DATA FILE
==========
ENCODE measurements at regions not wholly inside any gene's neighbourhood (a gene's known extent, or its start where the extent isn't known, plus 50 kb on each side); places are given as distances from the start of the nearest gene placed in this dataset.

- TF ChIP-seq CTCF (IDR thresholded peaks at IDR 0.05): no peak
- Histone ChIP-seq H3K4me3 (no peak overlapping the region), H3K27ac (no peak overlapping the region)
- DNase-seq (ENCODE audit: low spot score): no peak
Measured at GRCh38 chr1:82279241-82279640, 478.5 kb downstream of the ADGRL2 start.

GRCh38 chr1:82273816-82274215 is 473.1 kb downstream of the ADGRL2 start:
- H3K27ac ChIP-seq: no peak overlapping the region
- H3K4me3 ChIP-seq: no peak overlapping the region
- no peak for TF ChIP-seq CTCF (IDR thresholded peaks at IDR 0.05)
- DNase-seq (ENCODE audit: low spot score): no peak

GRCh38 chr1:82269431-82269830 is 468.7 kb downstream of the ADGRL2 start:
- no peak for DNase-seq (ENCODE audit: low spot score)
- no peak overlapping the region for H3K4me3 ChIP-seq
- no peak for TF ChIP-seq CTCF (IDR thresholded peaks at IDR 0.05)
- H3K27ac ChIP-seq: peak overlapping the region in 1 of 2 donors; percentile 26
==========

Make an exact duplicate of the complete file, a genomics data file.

ENCODE measurements at regions not wholly inside any gene's neighbourhood (a gene's known extent, or its start where the extent isn't known, plus 50 kb on each side); places are given as distances from the start of the nearest gene placed in this dataset.

- TF ChIP-seq CTCF (IDR thresholded peaks at IDR 0.05): no peak
- Histone ChIP-seq H3K4me3 (no peak overlapping the region), H3K27ac (no peak overlapping the region)
- DNase-seq (ENCODE audit: low spot score): no peak
Measured at GRCh38 chr1:82279241-82279640, 478.5 kb downstream of the ADGRL2 start.

GRCh38 chr1:82273816-82274215 is 473.1 kb downstream of the ADGRL2 start:
- H3K27ac ChIP-seq: no peak overlapping the region
- H3K4me3 ChIP-seq: no peak overlapping the region
- no peak for TF ChIP-seq CTCF (IDR thresholded peaks at IDR 0.05)
- DNase-seq (ENCODE audit: low spot score): no peak

GRCh38 chr1:82269431-82269830 is 468.7 kb downstream of the ADGRL2 start:
- no peak for DNase-seq (ENCODE audit: low spot score)
- no peak overlapping the region for H3K4me3 ChIP-seq
- no peak for TF ChIP-seq CTCF (IDR thresholded peaks at IDR 0.05)
- H3K27ac ChIP-seq: peak overlapping the region in 1 of 2 donors; percentile 26